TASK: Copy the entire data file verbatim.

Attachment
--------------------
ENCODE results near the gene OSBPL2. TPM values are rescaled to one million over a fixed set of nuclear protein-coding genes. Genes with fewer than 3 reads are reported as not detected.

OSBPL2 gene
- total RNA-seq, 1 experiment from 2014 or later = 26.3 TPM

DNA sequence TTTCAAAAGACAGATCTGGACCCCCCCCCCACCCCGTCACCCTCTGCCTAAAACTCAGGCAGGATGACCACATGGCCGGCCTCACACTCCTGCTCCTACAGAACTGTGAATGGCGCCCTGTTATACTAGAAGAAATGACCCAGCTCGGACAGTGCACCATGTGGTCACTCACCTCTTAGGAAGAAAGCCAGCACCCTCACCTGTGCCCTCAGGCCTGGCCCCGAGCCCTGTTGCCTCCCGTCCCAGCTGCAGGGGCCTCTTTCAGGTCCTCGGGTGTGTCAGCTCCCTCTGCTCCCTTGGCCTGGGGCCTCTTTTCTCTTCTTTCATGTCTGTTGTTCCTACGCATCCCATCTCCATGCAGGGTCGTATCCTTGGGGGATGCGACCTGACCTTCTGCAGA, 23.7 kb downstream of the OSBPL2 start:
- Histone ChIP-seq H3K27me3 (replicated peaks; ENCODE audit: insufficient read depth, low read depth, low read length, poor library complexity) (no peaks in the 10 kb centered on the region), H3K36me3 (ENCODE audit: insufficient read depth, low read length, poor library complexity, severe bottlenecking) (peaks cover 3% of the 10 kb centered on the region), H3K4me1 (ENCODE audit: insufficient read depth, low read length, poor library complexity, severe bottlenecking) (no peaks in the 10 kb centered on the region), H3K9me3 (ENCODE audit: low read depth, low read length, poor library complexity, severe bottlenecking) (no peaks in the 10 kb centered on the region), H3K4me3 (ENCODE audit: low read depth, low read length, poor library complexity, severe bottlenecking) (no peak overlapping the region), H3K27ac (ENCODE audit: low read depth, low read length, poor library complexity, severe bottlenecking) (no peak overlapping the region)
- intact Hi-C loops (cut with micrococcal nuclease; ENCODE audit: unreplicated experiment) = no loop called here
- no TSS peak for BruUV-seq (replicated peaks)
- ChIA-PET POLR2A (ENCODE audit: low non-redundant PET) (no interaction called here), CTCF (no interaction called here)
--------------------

ENCODE results near the gene OSBPL2. TPM values are rescaled to one million over a fixed set of nuclear protein-coding genes. Genes with fewer than 3 reads are reported as not detected.

OSBPL2 gene
- total RNA-seq, 1 experiment from 2014 or later = 26.3 TPM

DNA sequence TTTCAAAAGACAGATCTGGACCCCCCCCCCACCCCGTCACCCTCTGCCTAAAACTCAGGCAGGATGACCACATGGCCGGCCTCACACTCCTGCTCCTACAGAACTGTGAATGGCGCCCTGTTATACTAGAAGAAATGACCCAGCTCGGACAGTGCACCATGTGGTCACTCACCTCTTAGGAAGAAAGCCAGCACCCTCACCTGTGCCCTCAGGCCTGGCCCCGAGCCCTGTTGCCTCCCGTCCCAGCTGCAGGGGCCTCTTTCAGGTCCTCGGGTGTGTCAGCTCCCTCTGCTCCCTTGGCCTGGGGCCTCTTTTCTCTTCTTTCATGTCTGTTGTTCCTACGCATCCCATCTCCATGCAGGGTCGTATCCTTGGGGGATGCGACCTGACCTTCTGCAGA, 23.7 kb downstream of the OSBPL2 start:
- Histone ChIP-seq H3K27me3 (replicated peaks; ENCODE audit: insufficient read depth, low read depth, low read length, poor library complexity) (no peaks in the 10 kb centered on the region), H3K36me3 (ENCODE audit: insufficient read depth, low read length, poor library complexity, severe bottlenecking) (peaks cover 3% of the 10 kb centered on the region), H3K4me1 (ENCODE audit: insufficient read depth, low read length, poor library complexity, severe bottlenecking) (no peaks in the 10 kb centered on the region), H3K9me3 (ENCODE audit: low read depth, low read length, poor library complexity, severe bottlenecking) (no peaks in the 10 kb centered on the region), H3K4me3 (ENCODE audit: low read depth, low read length, poor library complexity, severe bottlenecking) (no peak overlapping the region), H3K27ac (ENCODE audit: low read depth, low read length, poor library complexity, severe bottlenecking) (no peak overlapping the region)
- intact Hi-C loops (cut with micrococcal nuclease; ENCODE audit: unreplicated experiment) = no loop called here
- no TSS peak for BruUV-seq (replicated peaks)
- ChIA-PET POLR2A (ENCODE audit: low non-redundant PET) (no interaction called here), CTCF (no interaction called here)